“Jailbreak the patriarchy!” is a new Chrome extension from Danielle Sucher. The neat little project allows you to reframe the information you encounter on the internet by switching the gender of the content presented. The extension basically replaces instances of man with woman, he with she, and various other nouns and pronouns with their gendered equivalent (although it doesn’t always retain proper grammar). As Sucher herself states:
Jailbreak the Patriarchy genderswaps the world for you. When it’s installed, everything you read in Chrome (except for gmail, so far) loads with pronouns and a reasonably thorough set of other gendered words swapped. For example: “he loved his mother very much” would read as “she loved her father very much”, “the patriarchy also hurts men” would read as “the matriarchy also hurts women”, that sort of thing.
This makes reading stuff on the internet a pretty fascinating and eye-opening experience, I must say. What would the world be like if we reversed the way we speak about women and men? Well, now you can find out!
Last fall, the Kinsey Institute at Indiana University released the results from their National Survey of Sexual Health and Behavior. One glaring finding: Women thought men were having more orgasms than they actually were. Eighty-four percent of girls in the survey said their partner had experienced orgasm during the last time they had sex. But only 64 percent of men confess to actually having experienced an O. That’s a pretty major gap between perception and reality! We decided to investigate further and conducted a poll on Cosmopolitan.com. Eighty six percent of readers said they don’t think their girl knows when they fake it, and 90 percent of fakers say they don’t plan on telling their girl the truth. But delivering academy award-worthy performance in the boudoir merely encourages your girl to continue doing things in bed that don’t get you off. And that’s a damn shame.
First, this Chrome extension reveals how users are increasingly prosuming the internet itself in an era of Web 2.0. By producing novel content such as this and inviting others to help her tweak its development, Sucher is taking an “open source” model of development.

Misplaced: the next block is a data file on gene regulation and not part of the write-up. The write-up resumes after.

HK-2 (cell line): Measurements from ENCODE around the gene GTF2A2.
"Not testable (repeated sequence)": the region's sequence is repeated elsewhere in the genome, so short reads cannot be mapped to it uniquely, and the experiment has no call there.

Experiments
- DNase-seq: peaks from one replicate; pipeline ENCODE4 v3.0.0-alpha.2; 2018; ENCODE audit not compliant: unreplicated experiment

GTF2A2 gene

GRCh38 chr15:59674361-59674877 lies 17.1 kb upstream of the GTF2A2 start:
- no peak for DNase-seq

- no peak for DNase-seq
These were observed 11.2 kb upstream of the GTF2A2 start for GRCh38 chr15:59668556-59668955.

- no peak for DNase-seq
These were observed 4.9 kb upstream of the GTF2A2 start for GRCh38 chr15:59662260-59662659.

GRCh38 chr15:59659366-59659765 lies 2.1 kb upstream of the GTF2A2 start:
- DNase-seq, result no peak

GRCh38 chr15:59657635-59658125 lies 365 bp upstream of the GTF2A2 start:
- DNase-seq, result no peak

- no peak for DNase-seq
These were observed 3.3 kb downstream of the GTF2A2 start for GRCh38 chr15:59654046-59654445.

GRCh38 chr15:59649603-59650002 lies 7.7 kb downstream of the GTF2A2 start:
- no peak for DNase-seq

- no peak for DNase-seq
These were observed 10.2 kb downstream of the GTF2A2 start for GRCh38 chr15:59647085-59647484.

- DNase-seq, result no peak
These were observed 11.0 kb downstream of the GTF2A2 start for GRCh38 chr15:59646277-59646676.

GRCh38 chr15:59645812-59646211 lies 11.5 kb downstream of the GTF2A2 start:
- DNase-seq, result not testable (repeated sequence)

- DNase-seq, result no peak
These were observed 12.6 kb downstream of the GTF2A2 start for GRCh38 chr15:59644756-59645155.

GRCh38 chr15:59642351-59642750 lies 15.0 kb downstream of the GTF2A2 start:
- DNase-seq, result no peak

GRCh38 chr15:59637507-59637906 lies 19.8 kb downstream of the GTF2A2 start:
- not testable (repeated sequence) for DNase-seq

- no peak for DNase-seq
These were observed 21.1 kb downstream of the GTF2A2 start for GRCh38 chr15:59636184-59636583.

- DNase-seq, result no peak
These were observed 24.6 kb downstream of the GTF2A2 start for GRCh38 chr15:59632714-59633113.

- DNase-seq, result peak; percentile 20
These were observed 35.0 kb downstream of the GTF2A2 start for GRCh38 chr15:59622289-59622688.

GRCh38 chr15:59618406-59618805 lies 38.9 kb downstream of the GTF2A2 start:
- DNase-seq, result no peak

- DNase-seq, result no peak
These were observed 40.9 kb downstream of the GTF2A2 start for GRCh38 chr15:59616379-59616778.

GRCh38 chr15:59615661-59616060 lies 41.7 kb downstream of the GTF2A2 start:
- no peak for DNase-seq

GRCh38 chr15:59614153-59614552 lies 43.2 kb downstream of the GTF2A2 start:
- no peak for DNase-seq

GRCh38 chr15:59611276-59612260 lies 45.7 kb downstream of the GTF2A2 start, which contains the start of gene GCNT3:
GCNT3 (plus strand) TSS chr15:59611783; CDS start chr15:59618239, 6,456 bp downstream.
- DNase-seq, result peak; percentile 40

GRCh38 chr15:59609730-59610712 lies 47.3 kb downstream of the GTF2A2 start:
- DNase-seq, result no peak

Secondly, this project reveals a new way to consume information on the internet. By “jailbreaking” the patriarchal lens of much internet information and reframing it in opposite gender terms, this project can be said play into our “atmosphere of augmented dissent.” Just as the #OWS movement has used new technologies to foster grassroots mobilization, this extension gives individual internet users the tools to radically reshape the information they receive online. Don’t like patriarchy? Simply overwrite its language with this new app!
This second point needs some elaboration, however. Certainly, the jailbreak extension offers a space for investigating prevailing gender discourse in an era of mediated and collaborative knowledge construction. It also, however, remains within, and so part of, the binary gender categorical system.
As scholars like Judith Butler and Anne Fausto-Sterling point out, the organization of humans into binary sex and gender categories is not only biologically false, but politically problematic. Butler in particular argues against early feminists who wish to replace male domination with female domination. Instead, Butler argues, we should queer the categorical differences until the categories dissipate altogether.
While “jailbreaking the patriarchy” effectively deconstructs gendered language, it remains within and reinforces the binary sex/gender system. This is not a critique of the project, which accomplishes the important task of illuminating taken for granted assumptions and power differentials. Rather, it is an imagined extension.
What if, in addition to “jailbreaking the patriarchy,” we could “jailbreak” the sex/gender binary? Rather than replacing “he” with “she” we could replace all gender pronouns with “zi” and “hir” (a la Leslie Feinberg) and replace all gendered nouns with gender neutral nouns. For example, the Cosmo article mentioned above would refer to “sexual partners” rather than “guys” and “girls,” and the sentence: “she loved her father very much” would read “The child loved hir parent very much.”
Not only would this illuminate the prevalence of heteronormativity (such as that seen in the Cosmo example), but would make us utterly confused and uncomfortable. We would feel as though we did not have all the information to understand the situations about which we read. It is this discomfort, this feeling of “missing” something that would highlight the embeddedness of binary gendered language and its concomitant categorical structure with which we make sense of the social world and those who inhabit it.
Digital technologies, and the internet in particular, has been imbued with utopian hopes of breaking down structural hierarchies and queering categorical distinctions. The technological potential is there, but we must always remember that technology does not operate by itself. The architectures, structures, and uses of technology are necessarily entangled with the social, cultural, and psychic structures of the fleshy beings who create and utilize them.